Although the greater availability of health insurance for young adults as a result of the Affordable Care Act will help, they continued, the study indicates “that improvements in post-treatment health care access must be prioritized for this population.”
The study focused on long-term survivors diagnosed and treated between the ages of 15 and 34.
To conduct the study, the researchers used 2009 data from the Centers for Disease Control and Prevention’s Behavioral Risk Factor Surveillance System, a nationwide, state-based system of health surveys conducted each month by telephone. The study included responses from 979 AYA cancer survivors between the ages of 20 and 39 who were at least 5 years past their cancer diagnosis (case subjects) and approximately 67,000 people in the same age range who did not have a history of cancer (control subjects).
Overall, 34 percent of survivors reported forgoing routine care because of cost, compared with 20 percent of control subjects. The groups most affected by cost concerns were survivors between the ages of 20 and 29 and female survivors, Dr. Anne Kirchhoff of the Huntsman Cancer Institute in Utah and her colleagues reported.
AYA survivors also reported being in poor or fair health more often (27 percent versus 9 percent for control subjects) and experiencing frequent mental or physical distress. Forty percent of survivors had not had a routine medical visit in the past year, and 22 percent did not have a personal medical care provider.
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Many Women whose Tumors Disappear after Chemotherapy Have Mastectomies
Many women with breast cancer whose tumors disappear after presurgical chemotherapy have a mastectomy instead of breast-conserving surgery, according to a re-analysis of data from the NeoALTTO trial. The results were presented September 30 at the 2012 European Society for Medical Oncology Congress (ESMO).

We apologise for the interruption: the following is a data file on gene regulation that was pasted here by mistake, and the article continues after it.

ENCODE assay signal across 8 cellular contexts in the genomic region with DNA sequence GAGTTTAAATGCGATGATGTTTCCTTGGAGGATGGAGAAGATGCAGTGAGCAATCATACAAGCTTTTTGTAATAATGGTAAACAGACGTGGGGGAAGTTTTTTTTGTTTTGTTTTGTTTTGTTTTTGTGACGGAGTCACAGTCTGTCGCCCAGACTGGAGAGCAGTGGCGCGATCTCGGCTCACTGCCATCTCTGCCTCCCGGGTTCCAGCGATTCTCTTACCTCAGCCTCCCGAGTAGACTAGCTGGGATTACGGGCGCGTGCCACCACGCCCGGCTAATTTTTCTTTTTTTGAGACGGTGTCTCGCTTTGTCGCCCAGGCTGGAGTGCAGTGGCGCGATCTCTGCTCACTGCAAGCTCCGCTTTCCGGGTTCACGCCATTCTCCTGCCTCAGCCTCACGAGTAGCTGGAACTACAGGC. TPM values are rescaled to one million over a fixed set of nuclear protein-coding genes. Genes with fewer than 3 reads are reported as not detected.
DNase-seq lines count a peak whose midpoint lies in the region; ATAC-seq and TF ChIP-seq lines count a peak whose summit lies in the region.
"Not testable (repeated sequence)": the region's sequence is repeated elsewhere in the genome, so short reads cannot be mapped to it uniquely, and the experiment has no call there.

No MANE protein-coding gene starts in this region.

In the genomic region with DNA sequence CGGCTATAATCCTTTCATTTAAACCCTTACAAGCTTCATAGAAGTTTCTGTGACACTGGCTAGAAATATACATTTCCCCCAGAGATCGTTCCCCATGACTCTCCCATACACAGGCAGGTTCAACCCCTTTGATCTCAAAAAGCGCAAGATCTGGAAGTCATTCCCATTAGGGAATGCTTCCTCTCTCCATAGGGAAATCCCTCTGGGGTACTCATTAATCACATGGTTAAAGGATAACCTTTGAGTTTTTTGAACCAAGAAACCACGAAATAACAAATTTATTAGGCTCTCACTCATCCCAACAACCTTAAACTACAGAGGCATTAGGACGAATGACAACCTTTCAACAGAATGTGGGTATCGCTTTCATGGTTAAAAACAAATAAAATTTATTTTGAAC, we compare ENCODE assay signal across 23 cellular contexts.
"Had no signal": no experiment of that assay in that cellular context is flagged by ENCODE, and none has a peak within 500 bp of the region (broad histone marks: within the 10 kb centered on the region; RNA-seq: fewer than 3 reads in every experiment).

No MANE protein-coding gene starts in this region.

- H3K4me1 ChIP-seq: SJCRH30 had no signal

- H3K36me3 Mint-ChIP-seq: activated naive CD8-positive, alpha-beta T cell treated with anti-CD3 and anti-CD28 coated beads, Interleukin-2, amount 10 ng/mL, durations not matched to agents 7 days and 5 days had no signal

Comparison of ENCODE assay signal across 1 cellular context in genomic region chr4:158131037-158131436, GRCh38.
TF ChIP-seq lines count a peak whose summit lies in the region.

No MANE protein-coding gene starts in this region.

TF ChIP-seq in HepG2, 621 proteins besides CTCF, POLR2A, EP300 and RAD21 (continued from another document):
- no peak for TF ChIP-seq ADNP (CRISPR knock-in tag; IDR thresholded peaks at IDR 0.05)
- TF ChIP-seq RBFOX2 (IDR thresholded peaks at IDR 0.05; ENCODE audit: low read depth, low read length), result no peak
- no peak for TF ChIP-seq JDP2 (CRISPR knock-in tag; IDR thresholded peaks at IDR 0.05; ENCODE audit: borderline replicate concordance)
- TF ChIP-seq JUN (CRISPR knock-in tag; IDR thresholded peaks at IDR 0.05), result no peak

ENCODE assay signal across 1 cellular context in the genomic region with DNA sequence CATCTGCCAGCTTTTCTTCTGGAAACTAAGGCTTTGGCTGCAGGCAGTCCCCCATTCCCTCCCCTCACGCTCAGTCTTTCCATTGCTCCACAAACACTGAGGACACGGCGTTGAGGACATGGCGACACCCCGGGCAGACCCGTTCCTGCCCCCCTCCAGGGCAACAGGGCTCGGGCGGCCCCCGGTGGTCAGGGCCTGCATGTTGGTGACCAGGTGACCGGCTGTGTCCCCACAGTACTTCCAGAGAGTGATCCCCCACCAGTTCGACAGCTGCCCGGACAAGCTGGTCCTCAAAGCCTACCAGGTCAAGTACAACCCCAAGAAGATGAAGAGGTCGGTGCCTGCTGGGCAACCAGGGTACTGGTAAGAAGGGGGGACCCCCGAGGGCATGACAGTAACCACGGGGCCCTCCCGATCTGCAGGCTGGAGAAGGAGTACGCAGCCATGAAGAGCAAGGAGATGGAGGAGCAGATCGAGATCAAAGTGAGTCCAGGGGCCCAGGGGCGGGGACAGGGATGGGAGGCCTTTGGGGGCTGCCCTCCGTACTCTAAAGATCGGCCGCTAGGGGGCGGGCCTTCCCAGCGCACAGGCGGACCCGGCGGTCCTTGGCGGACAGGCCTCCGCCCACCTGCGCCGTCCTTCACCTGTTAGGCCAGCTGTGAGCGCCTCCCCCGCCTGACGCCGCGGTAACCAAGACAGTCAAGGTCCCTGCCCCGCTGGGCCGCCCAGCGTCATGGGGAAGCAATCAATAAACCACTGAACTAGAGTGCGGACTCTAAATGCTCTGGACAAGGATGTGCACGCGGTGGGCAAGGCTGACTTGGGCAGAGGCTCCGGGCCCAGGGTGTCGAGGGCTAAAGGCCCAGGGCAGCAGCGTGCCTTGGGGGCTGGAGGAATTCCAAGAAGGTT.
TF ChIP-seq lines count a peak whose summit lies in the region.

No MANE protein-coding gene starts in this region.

In the phase III trial, investigators randomly assigned women with HER2-positive breast cancer to receive trastuzumab, lapatinib, or both drugs for a total of 18 weeks prior to surgery. (Both drugs target the HER2 receptor.) After the first 6 weeks, paclitaxel chemotherapy was added to the anti-HER2 treatments.
In 160 of 429 women, the tumors disappeared (a pathologic complete response). But whether a woman had a pathologic complete response did not influence the type of surgery she had later. Although women receiving all three drugs were up to twice as likely to have their tumors disappear as women who received only a single anti-HER2 drug plus paclitaxel, they were no more likely to have breast-conserving surgery than a mastectomy.
Instead, the ultimate choice of surgery type was more strongly influenced by the characteristics of the tumor before chemotherapy, including the initial tumor size and whether the tumor expressed the estrogen receptor, as well as the type of surgery originally planned and whether the cancer was multifocal or multicentric.
One of the main goals of presurgical (neoadjuvant) chemotherapy is to “downstage” larger tumors to allow less-aggressive surgery. Therefore, “there is a need for a clear consensus on the role of breast-conserving surgery, especially in patients who respond to neoadjuvant therapy,” said lead investigator Dr. Carmen Criscitiello, of the European Institute of Oncology in Milan, Italy, at an ESMO press conference.
“This will ultimately translate…into improved breast-conservation rates, [and] could spare more women from receiving radical treatment like mastectomy,” she concluded.